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You Think Chris Christie’s Beach Photos Were Great? Just Wait Until Drone Journalism Really Takes Off

From Poynter:

By now, you’ve probably seen the pictures: New Jersey Gov. Chris Christie, surrounded by his family and friends, sitting on a public beach that had been closed to the public amidst a state government shutdown.

In a write-up for the (Newark, New Jersey) Star-Ledger, which published the photos, photographer Andrew Mills described how he caught the governor by acting on a hunch and booking a private plane to take him along the Jersey shoreline.

His hunch paid off: Christie became the No. 1 trending topic on Twitter, #beachgate quickly became fodder for meme crafters and congratulatory messages from other journalists poured in.

Mills’ photos give us the opportunity to think about how journalists can use photographs and videos taken from above — whether by helicopter, plane or drone — in really creative ways to break news and tell stories. How does shooting from above help the audience? How does it help tell a more nuanced story? And what kinds of stories can local newsrooms tell with these shots beyond tracking traffic, animals escaping, or the latest local fire?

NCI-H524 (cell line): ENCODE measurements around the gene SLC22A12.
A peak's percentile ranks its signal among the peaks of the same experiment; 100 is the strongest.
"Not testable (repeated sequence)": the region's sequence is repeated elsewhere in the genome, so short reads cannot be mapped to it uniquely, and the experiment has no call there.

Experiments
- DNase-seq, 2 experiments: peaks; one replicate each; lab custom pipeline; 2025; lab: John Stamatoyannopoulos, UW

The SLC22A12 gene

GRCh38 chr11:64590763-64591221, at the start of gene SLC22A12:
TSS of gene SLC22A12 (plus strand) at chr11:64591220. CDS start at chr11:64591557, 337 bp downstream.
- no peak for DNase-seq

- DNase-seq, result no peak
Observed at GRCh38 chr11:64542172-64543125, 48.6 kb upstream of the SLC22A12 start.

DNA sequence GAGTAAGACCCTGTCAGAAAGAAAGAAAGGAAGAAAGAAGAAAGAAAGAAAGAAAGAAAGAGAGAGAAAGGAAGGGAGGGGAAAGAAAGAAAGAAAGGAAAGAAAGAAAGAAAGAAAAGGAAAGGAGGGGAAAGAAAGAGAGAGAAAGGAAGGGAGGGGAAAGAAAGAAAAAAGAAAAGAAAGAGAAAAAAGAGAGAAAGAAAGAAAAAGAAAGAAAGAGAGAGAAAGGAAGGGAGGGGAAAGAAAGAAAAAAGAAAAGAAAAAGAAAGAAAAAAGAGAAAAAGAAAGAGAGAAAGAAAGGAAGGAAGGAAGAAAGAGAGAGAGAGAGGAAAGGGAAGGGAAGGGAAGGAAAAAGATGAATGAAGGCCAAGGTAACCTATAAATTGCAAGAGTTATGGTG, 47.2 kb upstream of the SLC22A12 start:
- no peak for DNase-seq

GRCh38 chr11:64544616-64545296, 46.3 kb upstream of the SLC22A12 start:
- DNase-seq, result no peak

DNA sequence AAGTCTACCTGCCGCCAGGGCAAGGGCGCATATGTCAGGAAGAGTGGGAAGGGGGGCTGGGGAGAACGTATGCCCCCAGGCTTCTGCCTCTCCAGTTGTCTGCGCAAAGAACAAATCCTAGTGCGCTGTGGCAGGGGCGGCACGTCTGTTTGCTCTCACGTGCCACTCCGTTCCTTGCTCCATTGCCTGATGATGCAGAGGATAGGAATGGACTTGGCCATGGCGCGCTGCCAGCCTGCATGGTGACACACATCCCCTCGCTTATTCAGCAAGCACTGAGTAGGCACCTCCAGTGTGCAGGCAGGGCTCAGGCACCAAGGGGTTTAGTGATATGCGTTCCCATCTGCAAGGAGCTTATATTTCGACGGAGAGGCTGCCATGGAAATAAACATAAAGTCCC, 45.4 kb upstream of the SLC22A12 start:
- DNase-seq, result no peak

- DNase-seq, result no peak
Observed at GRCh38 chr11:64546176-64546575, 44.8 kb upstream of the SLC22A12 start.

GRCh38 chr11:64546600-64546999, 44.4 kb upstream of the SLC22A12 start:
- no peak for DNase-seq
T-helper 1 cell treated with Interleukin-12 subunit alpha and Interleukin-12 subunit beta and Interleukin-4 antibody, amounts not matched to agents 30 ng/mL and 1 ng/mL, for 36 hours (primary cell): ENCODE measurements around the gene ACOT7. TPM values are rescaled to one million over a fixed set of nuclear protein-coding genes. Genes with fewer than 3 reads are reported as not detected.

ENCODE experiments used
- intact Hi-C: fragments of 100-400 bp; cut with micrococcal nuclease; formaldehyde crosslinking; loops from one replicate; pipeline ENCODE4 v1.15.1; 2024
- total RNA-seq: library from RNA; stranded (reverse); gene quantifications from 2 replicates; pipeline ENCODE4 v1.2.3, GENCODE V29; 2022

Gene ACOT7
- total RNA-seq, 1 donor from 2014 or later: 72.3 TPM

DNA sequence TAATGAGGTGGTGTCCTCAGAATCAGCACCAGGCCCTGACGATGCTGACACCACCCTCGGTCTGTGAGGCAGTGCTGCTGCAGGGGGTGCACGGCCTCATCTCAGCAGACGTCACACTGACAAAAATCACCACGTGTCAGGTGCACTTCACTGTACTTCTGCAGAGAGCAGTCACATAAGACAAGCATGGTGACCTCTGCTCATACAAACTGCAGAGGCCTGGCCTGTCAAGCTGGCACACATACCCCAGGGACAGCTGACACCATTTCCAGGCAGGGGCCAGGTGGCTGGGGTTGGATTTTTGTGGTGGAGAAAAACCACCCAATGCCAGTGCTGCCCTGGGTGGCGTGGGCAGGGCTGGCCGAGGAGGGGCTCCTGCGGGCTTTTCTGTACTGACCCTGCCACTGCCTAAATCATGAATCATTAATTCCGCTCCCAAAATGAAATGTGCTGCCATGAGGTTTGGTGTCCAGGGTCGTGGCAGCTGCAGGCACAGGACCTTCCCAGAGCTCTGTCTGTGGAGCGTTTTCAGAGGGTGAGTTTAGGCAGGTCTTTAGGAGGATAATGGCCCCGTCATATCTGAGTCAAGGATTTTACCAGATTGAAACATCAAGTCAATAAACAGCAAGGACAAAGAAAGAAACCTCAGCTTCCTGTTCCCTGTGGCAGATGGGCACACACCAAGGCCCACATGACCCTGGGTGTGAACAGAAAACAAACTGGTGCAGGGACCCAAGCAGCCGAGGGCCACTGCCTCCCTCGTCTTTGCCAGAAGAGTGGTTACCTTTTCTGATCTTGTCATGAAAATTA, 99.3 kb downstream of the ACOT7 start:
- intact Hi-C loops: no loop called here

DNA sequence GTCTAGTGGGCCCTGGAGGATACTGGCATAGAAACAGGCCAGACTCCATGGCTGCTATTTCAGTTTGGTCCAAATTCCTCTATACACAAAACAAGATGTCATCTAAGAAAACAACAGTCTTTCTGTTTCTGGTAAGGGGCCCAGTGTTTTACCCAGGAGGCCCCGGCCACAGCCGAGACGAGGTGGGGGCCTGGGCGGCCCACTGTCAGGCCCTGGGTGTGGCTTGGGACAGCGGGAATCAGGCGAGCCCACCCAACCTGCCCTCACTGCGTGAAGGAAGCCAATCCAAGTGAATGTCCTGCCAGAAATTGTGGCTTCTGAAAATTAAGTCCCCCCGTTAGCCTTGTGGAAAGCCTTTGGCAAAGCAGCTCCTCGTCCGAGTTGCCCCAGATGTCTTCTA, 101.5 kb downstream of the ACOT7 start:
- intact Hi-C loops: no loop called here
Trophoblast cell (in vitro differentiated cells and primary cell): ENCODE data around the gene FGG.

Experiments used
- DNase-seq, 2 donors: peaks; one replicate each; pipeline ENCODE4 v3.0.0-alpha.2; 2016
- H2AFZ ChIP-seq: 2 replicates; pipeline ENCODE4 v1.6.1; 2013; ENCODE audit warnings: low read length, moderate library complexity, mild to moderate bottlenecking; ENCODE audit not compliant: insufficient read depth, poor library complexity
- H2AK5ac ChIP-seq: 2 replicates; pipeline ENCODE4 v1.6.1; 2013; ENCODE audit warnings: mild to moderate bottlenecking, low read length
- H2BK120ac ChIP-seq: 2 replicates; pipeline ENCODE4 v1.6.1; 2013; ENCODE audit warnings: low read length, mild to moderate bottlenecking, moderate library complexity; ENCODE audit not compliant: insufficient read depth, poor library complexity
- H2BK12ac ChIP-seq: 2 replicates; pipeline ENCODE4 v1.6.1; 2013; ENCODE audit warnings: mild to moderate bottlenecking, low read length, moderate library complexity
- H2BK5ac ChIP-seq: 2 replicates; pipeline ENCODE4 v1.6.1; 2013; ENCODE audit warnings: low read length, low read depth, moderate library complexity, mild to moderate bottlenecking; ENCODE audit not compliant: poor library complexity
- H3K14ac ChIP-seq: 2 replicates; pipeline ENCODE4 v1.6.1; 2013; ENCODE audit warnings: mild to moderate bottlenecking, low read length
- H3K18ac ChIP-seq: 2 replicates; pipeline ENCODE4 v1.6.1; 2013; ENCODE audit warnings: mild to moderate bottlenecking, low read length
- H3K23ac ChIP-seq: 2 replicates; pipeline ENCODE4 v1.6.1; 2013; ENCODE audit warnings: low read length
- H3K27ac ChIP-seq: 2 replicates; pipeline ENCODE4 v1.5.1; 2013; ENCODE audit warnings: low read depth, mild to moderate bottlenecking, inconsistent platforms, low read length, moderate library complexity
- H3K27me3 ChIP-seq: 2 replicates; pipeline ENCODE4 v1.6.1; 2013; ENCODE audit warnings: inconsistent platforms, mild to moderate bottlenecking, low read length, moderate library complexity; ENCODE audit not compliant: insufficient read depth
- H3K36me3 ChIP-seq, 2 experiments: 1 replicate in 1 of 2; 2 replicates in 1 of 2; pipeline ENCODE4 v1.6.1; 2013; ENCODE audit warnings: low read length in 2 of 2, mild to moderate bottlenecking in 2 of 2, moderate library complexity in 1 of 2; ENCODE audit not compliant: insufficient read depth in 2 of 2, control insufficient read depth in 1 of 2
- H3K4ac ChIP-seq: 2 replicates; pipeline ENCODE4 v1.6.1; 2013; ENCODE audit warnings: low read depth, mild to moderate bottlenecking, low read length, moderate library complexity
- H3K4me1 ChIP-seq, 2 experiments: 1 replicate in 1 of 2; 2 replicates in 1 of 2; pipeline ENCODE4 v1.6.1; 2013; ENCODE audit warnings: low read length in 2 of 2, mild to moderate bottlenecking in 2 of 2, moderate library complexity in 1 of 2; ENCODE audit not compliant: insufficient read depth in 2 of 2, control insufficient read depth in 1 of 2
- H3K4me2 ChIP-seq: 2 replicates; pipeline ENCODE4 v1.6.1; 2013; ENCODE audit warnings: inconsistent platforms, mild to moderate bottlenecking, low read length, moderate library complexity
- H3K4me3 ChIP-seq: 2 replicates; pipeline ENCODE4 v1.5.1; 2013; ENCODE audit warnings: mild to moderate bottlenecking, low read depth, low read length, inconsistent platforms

Aerial shots — like the ones Mills took or the ones taken by drone operators — give you “the ability to offer perspective on a thing,” says Matt Waite, a Professor of Practice at the University of Nebraska-Lincoln who started the Drone Journalism Lab and (full disclosure) sometimes teaches drone workshops for The Poynter Institute. “I have described drones as purpose-built context machines. They are designed to put things into perspective for audiences especially anything that involves large spatial topics.”

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